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How to Authenticate an AWS Lambda Function in C#

How to Authenticate an AWS Lambda Function in C#

Serverless was only first coined as a concept 8 years ago in 2012 by Ken Fromm in The future of the world is serverless. Even with the rise of cloud computing, the world still revolves around servers. That won’t last, though. Cloud apps are moving into a serverless world, and that will bring big implications for the creation and distribution of software and applications. If you come from traditional service architecture roots of on-premises or even early cloud computing where you were basically just renting VM’s you might wonder what all the fuss is about.

Speed-to-delivery is the name of the game. In the modern development world, ideas are plentiful as are the number of people to fulfill those ideas. Companies are competing for a finite pool of customers and often it has felt like the winner takes all. Your organization’s ability to rapidly get ideas to market has a huge impact on your ability to find new customers, retain existing customers, and lower your bottom line.

While managing your own infrastructure can be beneficial and rewarding, it often comes with a large number of logistical complications. Cloud functions allow you to rapidly get new functionality delivered and scale to burst traffic.

This is great for businesses large and small. For small businesses, there is a good chance you’ll have a small enough amount of traffic that your costs will be incredibly low or free. For businesses with lots of traffic, it gives the ability to rapidly test ideas without having to commit to a lot of resources upfront, yet flexible enough to deal with bursts of traffic as they occur.

The Challenges of Serverless with C# Lambda Functions + Auth

While serverless can be awesome, it also comes with some challenges. The first is cognitive load. For purely functional serverless offerings, there is a sort of ‘tax’ in the form of managing hundreds of individual endpoints - which sounds fine until you have to do it in a production environment. Not much fun.

Secondly, managing security can be difficult. Figuring out how to integrate users, enable Single Sign-On (SSO), and restricting access to only those that should be able to view your sensitive content. These common necessities can often be challenging with a serverless system, especially if you have already made investments in an identity management strategy.

I like to use Okta as my personal preference for Authorization and Authentication because it makes my life a lot easier as a developer. Okta takes care of my auth, and I take care of providing business value to my customers.

The AWS offering for serverless functions comes in the form of their Lambda service. Lambda lets you serve up HTTP content as a service and you can trigger it off of various inputs. One of those inputs is the API Gateway. This combination lets us rapidly stand up a full service .NET Core application without actually having to manage any of the service cruft that comes with it. You can successfully make a secured Lambda website that works with Okta’s single sign-on service using .NET Core 3.1 and Razor templates. Follow the tutorial below to learn how!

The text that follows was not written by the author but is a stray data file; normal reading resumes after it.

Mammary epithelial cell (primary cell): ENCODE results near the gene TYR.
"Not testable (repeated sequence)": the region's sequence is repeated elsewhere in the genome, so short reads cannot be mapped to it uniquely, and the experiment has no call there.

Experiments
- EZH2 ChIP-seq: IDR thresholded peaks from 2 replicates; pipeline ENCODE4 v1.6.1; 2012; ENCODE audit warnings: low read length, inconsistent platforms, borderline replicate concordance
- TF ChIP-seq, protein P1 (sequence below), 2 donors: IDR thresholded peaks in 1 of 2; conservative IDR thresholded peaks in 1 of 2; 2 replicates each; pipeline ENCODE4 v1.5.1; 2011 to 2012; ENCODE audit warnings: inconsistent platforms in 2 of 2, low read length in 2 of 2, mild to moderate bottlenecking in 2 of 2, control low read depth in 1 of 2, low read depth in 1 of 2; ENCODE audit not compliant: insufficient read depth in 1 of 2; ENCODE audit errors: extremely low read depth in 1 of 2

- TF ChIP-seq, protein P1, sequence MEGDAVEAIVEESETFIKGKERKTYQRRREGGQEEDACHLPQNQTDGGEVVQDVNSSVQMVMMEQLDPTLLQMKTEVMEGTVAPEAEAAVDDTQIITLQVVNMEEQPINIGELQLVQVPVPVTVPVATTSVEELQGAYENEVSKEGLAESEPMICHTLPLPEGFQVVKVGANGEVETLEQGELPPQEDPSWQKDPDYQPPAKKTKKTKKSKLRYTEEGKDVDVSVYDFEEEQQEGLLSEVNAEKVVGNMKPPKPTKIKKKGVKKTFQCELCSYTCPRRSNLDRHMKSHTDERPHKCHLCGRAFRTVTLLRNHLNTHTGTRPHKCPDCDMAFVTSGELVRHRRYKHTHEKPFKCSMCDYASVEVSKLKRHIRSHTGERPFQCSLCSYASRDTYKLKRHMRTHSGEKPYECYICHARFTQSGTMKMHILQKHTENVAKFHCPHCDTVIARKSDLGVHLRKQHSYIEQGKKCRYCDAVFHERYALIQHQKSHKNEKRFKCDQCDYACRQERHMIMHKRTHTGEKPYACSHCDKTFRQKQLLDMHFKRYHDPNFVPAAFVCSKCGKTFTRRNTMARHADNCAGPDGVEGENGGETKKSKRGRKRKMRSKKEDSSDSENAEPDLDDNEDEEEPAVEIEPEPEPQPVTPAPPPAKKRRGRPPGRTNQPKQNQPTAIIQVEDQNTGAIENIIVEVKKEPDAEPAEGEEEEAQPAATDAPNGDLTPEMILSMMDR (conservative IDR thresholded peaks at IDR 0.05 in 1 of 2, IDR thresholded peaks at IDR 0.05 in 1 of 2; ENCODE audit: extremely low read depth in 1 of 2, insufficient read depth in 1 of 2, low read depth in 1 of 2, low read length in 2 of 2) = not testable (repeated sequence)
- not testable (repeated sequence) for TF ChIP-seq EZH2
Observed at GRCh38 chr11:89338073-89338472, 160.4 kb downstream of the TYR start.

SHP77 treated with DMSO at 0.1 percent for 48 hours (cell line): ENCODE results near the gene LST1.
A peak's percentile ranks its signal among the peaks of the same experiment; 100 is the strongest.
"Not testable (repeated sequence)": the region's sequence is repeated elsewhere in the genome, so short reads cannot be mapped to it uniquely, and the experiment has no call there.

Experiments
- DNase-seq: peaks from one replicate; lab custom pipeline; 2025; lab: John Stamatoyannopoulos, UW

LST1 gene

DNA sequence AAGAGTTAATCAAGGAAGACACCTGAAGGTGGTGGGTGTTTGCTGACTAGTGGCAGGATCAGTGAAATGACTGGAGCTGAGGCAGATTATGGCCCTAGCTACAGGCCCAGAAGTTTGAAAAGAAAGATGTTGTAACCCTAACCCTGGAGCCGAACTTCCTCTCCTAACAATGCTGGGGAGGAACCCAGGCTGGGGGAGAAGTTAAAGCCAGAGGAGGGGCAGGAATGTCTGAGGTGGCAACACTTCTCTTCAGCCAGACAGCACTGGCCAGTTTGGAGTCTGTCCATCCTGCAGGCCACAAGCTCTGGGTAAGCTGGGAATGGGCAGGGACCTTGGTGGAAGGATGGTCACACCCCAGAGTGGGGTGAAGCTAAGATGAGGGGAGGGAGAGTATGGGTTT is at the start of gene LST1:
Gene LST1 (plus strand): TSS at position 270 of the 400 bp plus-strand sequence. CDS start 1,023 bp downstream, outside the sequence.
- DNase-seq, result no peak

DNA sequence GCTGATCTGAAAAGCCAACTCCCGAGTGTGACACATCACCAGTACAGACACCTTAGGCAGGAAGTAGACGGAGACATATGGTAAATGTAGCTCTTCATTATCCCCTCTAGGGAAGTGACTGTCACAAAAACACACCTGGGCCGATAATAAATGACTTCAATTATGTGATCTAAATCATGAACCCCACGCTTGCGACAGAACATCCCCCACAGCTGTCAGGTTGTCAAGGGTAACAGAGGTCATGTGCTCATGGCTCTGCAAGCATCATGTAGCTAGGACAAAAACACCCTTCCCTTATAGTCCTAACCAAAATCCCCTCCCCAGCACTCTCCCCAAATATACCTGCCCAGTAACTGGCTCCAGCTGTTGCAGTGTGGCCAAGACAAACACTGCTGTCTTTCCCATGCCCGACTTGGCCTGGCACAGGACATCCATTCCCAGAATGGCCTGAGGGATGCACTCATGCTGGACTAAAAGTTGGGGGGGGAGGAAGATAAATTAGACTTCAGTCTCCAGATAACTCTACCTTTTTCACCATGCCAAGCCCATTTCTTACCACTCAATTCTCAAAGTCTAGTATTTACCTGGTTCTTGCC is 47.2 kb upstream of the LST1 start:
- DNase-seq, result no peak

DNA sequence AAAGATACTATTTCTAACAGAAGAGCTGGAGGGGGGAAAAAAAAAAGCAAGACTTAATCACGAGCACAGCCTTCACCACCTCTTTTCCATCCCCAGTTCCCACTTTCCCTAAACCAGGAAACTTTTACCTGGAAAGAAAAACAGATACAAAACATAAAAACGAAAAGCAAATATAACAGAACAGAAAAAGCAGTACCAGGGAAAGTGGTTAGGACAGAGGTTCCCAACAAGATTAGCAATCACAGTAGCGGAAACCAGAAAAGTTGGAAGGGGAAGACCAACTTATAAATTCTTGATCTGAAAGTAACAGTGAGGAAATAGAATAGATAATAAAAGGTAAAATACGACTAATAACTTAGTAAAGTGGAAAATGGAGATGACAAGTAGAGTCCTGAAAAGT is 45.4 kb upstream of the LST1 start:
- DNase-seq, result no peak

Before we get started you’ll need:

How to Create a Secure C# AWS Lambda Function

First, create a new project in Visual Studio. Select AWS Serverless Application (.NET Core-C#).

AWS create project

Name it “Okta.Blog.Lambda” and select the blueprint ASP.NET Core Web App. This will give you a full web app experience and handle all of the setups of our lambda service and gateway when you are ready to deploy in a nice neat bundle called a Cloud Stack. This also gives a unit of disposal - so when you decide to deprecate it you can get rid of all the assets together.

AWS Select core web app

If you take a look at the solution structure you’ll notice two files of note: LambdaEntryPoint, and LocalEntryPoint. When you deploy the application it will start from LambdaEntryPoint, and when you run locally on your dev machine it will run from LocalEntryPoint.

VS solution

Press F5 in Visual Studio to start debugging and take it for a test spin.

.NET serverless startup

You’ll notice that it is basically just a normal .NET Web App. Some people are surprised by this because they have been under the assumption that the only way to do Lambda is a pure function approach. What is nice about this is it lets you deliver sites or service in discreet bundles of functionality without managing hundreds of individual deployments. You also get all the scale-up benefits of being on a serverless platform.

Adding Security to Your C# Lambda Site

At this point, you have an app but need it to be secure. Fortunately, Okta makes that incredibly easy.

If you don’t already have one, signup for a developer account at - sign-up is easy and non-intrusive. Once you have your Okta org (account) URL sent to your email, log in to the developer portal. Click on Applications and from the applications screen click Add Application.

Okta add app

For your platform select Web.

Okta create new app